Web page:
Kirkton of Beath Farm is a dairy and arable enterprise, started in 1894, which is today run by David and Alice Thomson and their son, Fraser. The family were previously milking 135 cows when they began experiencing labour cost challenges and mounting pressure to spend time in the dairy while balancing other tasks during seasonal busy periods. In 2016, they started looking at automation as a way forward and possible solution to these problems. In 2016, they started looking at automation as a way forward which would be able to solve these problems.

Our goal starting this project, and primary reasons for investing were to increase milking from 2 to 3 times a day, increase capacity and reduce our labour costs.” - David Thomson, Kirkton of Beath Farm

The project included refurbishing their dairy and switching from straw bedded courts to cubicles, as well as adding automated milking robots. The family looked at the competitive market and what was on offer, including local dealer support. They built a close relationship with GEA dealer, DairyFlow, and flew all the way to the Netherlands to see the GEA DairyRobot R9500 for themselves. Impressed by its fast attachment, yet simple operational design, and confident in the support they would receive from DairyFlow, they quickly realized that the robots would be more than just a purchase.

David believes the  flexibility that the technology provides is an important consideration, especially for mixed farms like theirs.

An automated milking system just makes life easier. That’s a very good thing for family farms.”
- David Thomson, Kirkton of Beath Farm

Family farm overview

 An added benefit was also that 1 supply unit can connect to 3 robots, therefore reducing costs. The biomass boiler provides free hot water and the milk cooling costs are minimal because of high capacity plate cooler with a slow steady throughput.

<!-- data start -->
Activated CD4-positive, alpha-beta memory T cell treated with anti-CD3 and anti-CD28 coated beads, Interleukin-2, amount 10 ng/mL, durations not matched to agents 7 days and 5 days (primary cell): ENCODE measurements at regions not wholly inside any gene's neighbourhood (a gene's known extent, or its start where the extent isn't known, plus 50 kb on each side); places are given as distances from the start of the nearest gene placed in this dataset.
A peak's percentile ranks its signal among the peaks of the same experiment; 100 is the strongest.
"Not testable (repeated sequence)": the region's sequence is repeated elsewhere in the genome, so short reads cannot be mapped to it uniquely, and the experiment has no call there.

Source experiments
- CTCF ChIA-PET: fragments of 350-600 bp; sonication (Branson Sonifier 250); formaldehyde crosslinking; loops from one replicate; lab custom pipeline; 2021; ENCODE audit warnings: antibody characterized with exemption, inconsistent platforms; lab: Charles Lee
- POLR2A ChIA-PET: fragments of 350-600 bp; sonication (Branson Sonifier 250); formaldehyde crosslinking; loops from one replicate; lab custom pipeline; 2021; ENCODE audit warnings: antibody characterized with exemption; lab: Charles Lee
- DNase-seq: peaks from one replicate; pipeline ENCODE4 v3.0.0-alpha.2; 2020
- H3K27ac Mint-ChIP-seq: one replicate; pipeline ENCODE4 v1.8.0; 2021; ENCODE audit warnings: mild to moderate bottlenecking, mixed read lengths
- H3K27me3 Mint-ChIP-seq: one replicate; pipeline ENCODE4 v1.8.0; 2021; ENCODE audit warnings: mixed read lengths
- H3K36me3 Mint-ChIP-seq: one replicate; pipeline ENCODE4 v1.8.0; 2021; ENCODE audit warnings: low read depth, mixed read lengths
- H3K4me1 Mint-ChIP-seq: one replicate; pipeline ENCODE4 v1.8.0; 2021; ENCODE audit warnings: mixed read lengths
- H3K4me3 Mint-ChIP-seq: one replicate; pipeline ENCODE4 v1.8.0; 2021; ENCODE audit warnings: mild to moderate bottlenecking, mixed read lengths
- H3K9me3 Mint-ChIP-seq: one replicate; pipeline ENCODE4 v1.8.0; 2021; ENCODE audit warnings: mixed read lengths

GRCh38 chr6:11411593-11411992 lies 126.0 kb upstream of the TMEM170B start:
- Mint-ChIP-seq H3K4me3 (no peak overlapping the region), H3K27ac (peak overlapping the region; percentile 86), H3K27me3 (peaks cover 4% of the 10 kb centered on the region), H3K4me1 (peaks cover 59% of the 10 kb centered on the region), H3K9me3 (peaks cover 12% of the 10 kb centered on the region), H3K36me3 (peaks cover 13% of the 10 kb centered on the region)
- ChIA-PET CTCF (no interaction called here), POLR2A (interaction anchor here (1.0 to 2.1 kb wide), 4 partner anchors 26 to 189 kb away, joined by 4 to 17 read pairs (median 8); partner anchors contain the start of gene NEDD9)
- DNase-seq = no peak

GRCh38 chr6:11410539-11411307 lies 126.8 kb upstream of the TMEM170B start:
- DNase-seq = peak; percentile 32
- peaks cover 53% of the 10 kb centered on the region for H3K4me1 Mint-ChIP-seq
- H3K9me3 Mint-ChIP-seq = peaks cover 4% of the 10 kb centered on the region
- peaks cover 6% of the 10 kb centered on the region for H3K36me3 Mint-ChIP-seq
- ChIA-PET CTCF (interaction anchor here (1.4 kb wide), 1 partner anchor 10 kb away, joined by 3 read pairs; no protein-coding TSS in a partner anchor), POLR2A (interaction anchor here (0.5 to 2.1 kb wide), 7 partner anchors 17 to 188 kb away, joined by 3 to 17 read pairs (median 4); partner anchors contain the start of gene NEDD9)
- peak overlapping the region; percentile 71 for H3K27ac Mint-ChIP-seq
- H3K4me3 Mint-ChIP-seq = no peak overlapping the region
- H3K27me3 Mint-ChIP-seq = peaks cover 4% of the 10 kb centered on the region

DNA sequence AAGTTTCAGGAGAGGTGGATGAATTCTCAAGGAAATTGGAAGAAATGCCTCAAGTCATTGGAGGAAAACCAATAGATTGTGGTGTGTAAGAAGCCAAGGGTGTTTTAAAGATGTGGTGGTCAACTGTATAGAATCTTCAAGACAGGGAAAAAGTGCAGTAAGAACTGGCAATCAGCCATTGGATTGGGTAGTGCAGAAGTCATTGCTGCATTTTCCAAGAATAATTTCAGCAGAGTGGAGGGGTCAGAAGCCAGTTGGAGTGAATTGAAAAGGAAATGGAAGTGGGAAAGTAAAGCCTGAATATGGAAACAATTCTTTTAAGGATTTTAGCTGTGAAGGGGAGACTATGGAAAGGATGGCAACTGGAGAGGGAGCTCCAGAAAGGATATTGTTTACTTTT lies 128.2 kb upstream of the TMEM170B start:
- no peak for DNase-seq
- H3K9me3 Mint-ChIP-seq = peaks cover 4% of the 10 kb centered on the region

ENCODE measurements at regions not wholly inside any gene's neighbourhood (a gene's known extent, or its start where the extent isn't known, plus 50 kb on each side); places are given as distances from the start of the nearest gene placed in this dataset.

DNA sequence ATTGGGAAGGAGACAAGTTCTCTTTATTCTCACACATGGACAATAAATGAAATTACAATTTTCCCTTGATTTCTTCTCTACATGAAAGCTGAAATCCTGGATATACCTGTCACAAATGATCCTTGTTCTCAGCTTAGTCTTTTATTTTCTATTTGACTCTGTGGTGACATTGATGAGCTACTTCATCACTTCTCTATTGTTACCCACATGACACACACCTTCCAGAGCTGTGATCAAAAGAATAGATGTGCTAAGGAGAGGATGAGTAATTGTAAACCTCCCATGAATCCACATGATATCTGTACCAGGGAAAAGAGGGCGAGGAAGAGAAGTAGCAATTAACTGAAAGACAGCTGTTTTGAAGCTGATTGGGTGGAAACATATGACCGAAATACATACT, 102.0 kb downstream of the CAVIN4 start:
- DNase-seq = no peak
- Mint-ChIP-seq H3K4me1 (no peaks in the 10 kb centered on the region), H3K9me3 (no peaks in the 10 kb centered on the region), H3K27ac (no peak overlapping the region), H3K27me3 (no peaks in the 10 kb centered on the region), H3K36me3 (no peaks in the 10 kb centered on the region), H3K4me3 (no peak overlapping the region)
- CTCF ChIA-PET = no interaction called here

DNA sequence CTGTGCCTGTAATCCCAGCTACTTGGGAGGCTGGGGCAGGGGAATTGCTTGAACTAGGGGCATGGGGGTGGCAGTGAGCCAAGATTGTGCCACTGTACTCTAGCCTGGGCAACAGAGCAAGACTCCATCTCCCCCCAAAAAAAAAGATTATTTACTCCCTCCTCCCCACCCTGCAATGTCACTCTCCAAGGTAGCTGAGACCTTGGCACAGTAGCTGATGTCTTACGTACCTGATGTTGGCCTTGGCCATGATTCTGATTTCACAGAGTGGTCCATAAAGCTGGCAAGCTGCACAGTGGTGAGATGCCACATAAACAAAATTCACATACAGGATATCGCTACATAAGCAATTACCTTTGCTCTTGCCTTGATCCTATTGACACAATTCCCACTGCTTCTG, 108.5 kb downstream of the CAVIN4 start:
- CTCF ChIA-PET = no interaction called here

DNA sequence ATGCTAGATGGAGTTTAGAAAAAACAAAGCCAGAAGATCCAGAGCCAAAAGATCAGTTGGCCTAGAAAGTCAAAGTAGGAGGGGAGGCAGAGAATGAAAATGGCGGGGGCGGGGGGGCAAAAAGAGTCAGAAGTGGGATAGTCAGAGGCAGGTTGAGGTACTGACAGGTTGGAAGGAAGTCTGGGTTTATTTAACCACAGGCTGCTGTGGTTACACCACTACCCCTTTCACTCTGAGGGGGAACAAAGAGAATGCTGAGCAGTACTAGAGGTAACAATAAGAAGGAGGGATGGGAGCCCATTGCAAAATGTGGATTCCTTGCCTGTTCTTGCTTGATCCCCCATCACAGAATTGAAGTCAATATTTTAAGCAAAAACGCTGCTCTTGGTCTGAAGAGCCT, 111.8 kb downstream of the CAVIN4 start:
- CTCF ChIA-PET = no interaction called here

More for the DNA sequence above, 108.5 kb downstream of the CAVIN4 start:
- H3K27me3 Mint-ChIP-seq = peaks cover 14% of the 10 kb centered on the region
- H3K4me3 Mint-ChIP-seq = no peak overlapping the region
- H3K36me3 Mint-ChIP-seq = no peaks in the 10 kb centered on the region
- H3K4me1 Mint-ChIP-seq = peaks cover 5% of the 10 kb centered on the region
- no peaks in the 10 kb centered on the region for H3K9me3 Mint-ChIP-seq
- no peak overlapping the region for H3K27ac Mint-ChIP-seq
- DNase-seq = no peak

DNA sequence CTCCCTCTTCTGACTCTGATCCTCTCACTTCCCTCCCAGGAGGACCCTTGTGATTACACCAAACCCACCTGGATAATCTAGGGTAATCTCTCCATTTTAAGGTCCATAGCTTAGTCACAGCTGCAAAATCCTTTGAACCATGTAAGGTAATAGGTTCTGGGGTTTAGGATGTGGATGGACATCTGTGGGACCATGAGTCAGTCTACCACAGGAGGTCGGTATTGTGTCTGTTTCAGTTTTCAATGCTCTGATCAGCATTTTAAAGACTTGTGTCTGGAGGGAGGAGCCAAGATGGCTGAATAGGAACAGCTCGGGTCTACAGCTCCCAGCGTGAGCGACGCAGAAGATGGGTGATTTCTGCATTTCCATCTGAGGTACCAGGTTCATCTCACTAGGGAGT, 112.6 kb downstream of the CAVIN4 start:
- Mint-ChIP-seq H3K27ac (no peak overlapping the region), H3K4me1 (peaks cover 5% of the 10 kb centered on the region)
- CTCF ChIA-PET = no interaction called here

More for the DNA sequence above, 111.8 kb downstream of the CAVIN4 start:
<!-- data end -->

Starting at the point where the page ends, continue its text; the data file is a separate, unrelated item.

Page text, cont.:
So they made the decision to invest in the future of their business and go from their 10 x 20 Westfalia SwingOver parlour to purchasing three GEA automated milking robots.

As David says "It’s been a lifestyle change". First milking was in January 2018 and after months of hard work, they now look back at the decision as most definately the right one. The robot has reached its targets in reducing cell count and mastitis rates on farm while increasing milk yields. Now they are milking on average 3.4 times a day and bactoscan averages 11 and cell count 165.

As this is still a project in its first stages and certainly an adjustment, there’s still room for improvement. Challenges came from working around the building work and training the cows to using the robot system. Initially, the milk output had dropped, but after 2 weeks recovered to starting levels, thereafter rising steadily. The balance between feed in the robot and at the feed fence is crucial to get visits and output.

Considering his thoughts on the future of the farming industry he’s been part of for 40 years, David feels that he’s made the right decision for his business and family. "No one is going to be a millionaire out of it," he says. "But I’m glad to be in the milk industry over any other. We are delivering a fresh product supplied to local Sainsbury stores. A lot of challenges are potentially on the horizon, but also opportunities there to be made for a lot of people."

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